The Centre for Climate Change Mitigation at Sheffield University has been announced to coincide with an international conference in Paris aimed at reducing global carbon emissions and limiting global warming.
Sheffield University described climate change as “one of the greatest challenges facing humanity in the twenty-first century.”
The Leverhulme Trust has revealed plans for the new centre, which will be funded for up to £10 million over ten years.
The centre is one of four winners of the new Leverhulme Research Centre awards. It will be led by Professor David Beerling who said it aims to develop new approaches to climate change mitigation. Prof Beerling, the centre’s director said: “Turning the tide on climate change is a matter of inter-generational justice. Deployable strategies for removing CO2 from the atmosphere are strongly embedded in climate stabilization policies but don’t yet exist. So pinning the future fate of the Earth and seven billion humans on meaningful emission cuts without fostering research into alternative actions to avert the threat of dangerous climate change is a risky strategy.”
He said the announcement “couldn’t be more timely and represented a huge vote of confidence for the outstanding team of scientists and social scientists involved from Sheffield and elsewhere.”
The announcement comes as the climate change conference in Paris is taking place. London Mayor Boris Johnson is visiting the city to discuss tackling climate change and cutting carbon emissions with other leaders as crucial UN talks continue. Mr Johnson is meeting senior politicians, including French president Francois Hollande and mayor of Paris Anne Hidalgo, and more than 100 city leaders from around the world who are gathered for a summit of “C40” cities - major world cities working to tackle global warming.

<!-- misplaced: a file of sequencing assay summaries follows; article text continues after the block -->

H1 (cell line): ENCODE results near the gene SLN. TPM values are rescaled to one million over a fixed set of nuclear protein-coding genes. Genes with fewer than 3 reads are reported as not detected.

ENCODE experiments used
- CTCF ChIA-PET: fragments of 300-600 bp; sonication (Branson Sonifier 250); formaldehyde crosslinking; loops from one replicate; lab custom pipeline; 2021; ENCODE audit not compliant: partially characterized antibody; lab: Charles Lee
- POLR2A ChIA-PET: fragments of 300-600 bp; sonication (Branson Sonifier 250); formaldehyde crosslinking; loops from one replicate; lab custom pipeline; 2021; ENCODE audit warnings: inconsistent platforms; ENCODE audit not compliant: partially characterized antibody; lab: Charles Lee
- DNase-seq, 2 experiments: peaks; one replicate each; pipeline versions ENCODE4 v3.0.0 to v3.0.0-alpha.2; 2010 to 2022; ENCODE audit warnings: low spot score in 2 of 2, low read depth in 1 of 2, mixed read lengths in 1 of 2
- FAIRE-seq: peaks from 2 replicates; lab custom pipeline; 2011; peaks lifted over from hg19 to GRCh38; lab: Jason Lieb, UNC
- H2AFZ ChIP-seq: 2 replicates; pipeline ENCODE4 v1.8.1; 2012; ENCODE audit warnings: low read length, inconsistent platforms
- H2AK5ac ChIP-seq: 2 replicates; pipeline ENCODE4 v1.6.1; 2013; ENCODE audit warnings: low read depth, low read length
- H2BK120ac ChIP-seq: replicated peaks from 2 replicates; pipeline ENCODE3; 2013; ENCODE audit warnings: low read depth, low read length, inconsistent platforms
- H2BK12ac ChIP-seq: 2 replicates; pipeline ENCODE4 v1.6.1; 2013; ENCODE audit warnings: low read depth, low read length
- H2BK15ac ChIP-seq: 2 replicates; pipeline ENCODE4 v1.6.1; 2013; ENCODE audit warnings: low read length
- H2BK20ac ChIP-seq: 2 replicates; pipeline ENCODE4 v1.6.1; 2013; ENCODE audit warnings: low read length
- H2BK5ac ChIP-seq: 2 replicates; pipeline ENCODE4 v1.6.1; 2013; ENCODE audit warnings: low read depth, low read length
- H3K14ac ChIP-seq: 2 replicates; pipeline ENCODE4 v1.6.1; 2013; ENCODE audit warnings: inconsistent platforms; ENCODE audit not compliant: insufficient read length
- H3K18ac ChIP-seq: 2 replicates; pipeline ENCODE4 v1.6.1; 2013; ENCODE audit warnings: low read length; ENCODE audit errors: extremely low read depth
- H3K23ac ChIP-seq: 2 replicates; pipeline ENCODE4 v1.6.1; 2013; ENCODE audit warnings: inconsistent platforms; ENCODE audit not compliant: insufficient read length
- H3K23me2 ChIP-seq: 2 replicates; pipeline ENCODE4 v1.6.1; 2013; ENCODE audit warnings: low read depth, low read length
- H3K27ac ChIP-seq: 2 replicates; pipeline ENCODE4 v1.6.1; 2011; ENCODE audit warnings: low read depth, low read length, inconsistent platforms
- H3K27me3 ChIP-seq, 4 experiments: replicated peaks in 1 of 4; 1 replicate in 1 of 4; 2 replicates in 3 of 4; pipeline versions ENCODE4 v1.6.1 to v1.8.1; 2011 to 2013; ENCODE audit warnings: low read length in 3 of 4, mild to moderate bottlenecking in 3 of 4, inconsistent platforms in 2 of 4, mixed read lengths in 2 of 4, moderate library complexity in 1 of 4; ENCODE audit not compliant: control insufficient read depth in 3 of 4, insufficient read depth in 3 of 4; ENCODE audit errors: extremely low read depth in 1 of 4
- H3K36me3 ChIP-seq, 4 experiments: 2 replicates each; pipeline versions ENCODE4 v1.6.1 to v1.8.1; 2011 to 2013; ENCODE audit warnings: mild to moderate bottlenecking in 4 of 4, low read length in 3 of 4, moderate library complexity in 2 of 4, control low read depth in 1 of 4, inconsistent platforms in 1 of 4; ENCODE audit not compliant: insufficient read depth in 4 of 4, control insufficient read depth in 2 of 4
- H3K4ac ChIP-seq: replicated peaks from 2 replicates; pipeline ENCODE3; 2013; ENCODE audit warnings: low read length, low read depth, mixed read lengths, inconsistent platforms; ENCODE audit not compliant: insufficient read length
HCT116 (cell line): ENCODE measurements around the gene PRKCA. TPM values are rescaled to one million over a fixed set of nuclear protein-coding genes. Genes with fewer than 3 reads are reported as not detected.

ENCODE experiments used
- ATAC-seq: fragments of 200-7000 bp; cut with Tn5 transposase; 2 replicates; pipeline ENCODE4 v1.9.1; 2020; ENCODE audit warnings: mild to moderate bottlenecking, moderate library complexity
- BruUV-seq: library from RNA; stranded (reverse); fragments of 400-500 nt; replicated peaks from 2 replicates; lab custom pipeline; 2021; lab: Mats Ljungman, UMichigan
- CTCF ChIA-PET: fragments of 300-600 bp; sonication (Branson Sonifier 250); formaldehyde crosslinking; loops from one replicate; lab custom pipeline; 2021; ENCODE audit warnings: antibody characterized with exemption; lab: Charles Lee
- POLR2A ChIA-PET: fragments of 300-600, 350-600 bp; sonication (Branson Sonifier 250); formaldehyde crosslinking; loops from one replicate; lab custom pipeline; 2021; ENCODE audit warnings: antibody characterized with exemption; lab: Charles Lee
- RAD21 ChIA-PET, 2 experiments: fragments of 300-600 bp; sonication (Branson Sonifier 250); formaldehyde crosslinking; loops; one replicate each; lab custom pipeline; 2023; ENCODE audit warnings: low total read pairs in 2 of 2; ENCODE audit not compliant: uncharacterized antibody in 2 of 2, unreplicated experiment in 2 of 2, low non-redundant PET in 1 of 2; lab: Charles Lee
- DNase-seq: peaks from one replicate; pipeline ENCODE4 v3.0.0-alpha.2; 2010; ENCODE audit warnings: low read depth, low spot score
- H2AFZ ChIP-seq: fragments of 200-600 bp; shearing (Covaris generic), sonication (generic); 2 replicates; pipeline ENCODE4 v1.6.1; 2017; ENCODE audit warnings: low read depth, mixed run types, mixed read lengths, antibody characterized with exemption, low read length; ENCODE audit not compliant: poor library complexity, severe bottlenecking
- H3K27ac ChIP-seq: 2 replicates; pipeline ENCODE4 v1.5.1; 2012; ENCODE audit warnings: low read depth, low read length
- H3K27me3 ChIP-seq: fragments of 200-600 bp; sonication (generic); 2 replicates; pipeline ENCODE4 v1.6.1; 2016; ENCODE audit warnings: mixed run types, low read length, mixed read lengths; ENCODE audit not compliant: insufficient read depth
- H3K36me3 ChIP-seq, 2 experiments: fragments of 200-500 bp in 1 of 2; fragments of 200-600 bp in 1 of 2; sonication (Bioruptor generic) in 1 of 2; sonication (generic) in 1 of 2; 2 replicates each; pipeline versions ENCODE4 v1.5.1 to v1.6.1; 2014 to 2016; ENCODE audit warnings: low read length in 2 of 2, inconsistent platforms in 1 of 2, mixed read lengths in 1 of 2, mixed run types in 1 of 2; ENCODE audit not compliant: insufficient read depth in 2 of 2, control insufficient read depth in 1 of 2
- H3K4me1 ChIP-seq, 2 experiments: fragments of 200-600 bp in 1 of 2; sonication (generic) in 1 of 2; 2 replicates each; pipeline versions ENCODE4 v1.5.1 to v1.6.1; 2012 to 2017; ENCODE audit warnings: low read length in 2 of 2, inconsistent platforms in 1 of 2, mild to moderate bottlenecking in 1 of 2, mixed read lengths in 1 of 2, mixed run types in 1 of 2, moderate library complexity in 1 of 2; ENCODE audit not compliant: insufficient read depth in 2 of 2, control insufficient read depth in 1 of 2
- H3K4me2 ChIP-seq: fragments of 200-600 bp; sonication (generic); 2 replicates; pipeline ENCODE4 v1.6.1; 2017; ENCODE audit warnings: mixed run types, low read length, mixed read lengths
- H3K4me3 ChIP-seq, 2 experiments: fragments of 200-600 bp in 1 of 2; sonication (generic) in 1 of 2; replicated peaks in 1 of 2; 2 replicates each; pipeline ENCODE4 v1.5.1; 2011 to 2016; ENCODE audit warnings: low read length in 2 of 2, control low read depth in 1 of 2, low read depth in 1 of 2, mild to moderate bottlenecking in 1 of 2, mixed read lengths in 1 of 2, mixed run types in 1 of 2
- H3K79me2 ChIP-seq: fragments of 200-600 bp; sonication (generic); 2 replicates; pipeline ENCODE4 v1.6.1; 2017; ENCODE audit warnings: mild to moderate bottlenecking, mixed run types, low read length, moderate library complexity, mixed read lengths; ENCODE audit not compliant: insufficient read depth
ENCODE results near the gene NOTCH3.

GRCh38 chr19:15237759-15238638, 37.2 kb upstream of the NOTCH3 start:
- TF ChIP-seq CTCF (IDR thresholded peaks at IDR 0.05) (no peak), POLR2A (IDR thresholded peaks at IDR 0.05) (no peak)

The mayor has come under fire in the city for not doing enough to tackle London’s air pollution problem, but will be discussing with other leaders his success in transforming the capital’s bus network to make it greener and how working with other cities can drive down costs of new, cleaner vehicles.
He will also discuss plans to boost London’s status as the clean tech capital of the world, boost research and innovation and deliver the world’s first ultra-low emissions zone in a bid to improve London’s air quality and reduce carbon emissions.
Mr Johnson said: “It’s vitally important that world cities unite and work together to mitigate climate change. London’s thriving green economy is worth over £30 billion and we are a leading centre of innovation, with the entrepreneurs, technical ability, academia and engineering to drive the transition to a low carbon economy.
“We’ve proven in the capital that unprecedented population increases are no barrier to reducing carbon emissions and I look forward to discussions with my fellow mayors that help deliver a positive environmental impact.”
Mr Johnson is visiting a thermal power station owned by Engie which uses water from the River Seine to cool five million square metres of public buildings, including the National Assembly.